January 25, 2011
Not in any particular order:
1. smooth four-cylinder engine
2. strong brakes
3. Venetian red paint
4. Unfussy center console
5. Quiet cabin
6. Plenty of interior storage
7. Scrolling audio information display
8. Spacious trunk
9. Simple gauge cluster
10. Long range on one tank
Donna DeRosa, Managing Editor
January 20, 2011
It's been chilly in the mornings recently and one nice thing I've noticed is that I can position the driver-side air vents to blow heated air right on my hands to warm them up if I'm holding the steering wheel at 9 and 3. It's sort of like a poor-man's version of a heated steering wheel. I mention this mostly because I can't always do this (or do as well) as I can in the Sonata.
Brent Romans, Senior Automotive Editor
January 11, 2011
The more I drive our long-term Sonata the more I like it. This would be in contrast to two of our most recent big-name family sedans, the 2008 Honda Accord and 2009 Mazda 6. Neither never really grew on me. The Accord was just a bit too big and, well, not Accord-y enough. The Mazda, perhaps through its styling, just seemed like it was trying too hard.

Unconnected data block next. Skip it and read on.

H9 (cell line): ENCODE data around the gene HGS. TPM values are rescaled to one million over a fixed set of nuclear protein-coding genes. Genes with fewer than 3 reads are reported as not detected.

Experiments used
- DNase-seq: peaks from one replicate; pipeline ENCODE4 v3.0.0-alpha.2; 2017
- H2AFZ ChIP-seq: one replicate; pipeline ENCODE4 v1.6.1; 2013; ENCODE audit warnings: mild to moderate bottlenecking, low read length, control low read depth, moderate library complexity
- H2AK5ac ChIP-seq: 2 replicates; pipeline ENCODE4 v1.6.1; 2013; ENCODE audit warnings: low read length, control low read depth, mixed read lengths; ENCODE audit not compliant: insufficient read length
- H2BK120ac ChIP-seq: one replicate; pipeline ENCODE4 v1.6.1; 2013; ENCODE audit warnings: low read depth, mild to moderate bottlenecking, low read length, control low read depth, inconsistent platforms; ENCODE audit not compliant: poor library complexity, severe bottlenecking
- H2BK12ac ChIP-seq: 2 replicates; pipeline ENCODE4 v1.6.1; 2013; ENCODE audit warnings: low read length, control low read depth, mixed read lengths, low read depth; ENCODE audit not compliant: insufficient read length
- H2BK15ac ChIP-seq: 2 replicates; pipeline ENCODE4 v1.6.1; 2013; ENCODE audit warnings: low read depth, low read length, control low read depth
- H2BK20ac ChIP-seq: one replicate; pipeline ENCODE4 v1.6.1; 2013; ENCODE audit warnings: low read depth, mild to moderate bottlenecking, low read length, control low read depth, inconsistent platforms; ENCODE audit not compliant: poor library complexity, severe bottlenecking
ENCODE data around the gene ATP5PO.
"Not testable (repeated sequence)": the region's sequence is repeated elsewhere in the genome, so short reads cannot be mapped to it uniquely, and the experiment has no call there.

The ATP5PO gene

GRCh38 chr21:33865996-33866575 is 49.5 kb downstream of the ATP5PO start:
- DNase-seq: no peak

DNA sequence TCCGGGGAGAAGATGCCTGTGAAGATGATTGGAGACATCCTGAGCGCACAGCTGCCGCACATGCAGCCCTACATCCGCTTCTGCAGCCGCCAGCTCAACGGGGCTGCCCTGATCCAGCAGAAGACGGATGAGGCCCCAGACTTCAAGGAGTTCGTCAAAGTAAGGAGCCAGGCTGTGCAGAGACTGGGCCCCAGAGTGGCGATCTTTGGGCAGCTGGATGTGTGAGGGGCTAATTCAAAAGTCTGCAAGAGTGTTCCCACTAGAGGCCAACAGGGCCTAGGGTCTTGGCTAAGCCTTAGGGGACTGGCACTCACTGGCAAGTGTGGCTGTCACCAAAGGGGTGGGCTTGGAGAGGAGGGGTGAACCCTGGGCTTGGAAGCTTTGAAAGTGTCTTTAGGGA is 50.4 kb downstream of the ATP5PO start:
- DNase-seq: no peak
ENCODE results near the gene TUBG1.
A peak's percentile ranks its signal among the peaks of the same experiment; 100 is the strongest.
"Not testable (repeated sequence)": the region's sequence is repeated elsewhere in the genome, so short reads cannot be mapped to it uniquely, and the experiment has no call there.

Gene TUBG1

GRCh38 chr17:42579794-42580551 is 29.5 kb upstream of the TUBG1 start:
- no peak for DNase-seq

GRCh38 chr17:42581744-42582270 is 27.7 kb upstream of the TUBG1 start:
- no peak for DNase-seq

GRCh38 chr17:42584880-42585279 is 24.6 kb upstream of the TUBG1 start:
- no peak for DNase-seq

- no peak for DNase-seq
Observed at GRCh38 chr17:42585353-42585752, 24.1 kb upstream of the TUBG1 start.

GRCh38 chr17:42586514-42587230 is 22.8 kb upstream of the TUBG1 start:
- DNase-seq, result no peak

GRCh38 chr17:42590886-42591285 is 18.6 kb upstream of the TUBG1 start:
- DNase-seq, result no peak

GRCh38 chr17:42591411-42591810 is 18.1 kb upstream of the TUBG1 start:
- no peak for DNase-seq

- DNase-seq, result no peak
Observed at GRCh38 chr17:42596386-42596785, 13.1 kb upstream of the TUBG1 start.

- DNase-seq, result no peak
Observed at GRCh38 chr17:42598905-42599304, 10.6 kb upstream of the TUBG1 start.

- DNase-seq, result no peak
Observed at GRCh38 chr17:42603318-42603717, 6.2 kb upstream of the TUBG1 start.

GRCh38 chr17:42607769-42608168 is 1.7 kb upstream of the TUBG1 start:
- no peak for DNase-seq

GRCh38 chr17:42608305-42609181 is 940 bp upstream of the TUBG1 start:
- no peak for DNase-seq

The Sonata? I like the look and quality of the interior. I like that it has cloth, not leather, yet still has a navigation system. I like the power and fuel economy from the 2.4-liter engine. In general, I'm happy to just hop in and doing the things family sedans are supposed to be used for, like run errands, commute and take the kids to school.
I do prefer the related Kia Optima for its styling. But either way I'd buy one.
Brent Romans, Senior Automotive Editor @ 12,357 miles
December 30, 2010
The Hyundai Sonata has some of the most pronounced built-in finger contours of any steering wheel I've used. I think I prefer a smooth rim as it slides through my fingers easier while shuffle steering. Even better is the GTI's trim, which is smooth, but shaped in a way that better fits your hand.
So tell us, do you prefer a smooth or finger-contoured wheel?
James Riswick, Automotive Editor
December 21, 2010
I like our Sonata's interior. From the organic shapes to the praiseworthy materials, I think Hyundai did a great job. The controls are well placed and the buttons have a good solid feel about them. If I were to buy one, however, I'd pick a different color scheme.
In my opinion, there are few cars that can pull off a two-tone color interior. This isn't one of them. It just seems to throw me off a bit, like when someone wears brown shoes with a black suit. Over the weekend, my girlfriend test drove an R-Spec Hyundai Geneis Coupe that had a red and black interior. That suited the car just fine. The red and black color scheme also showed up in a BMW M Coupe that used to occupy my driveway. That too, worked.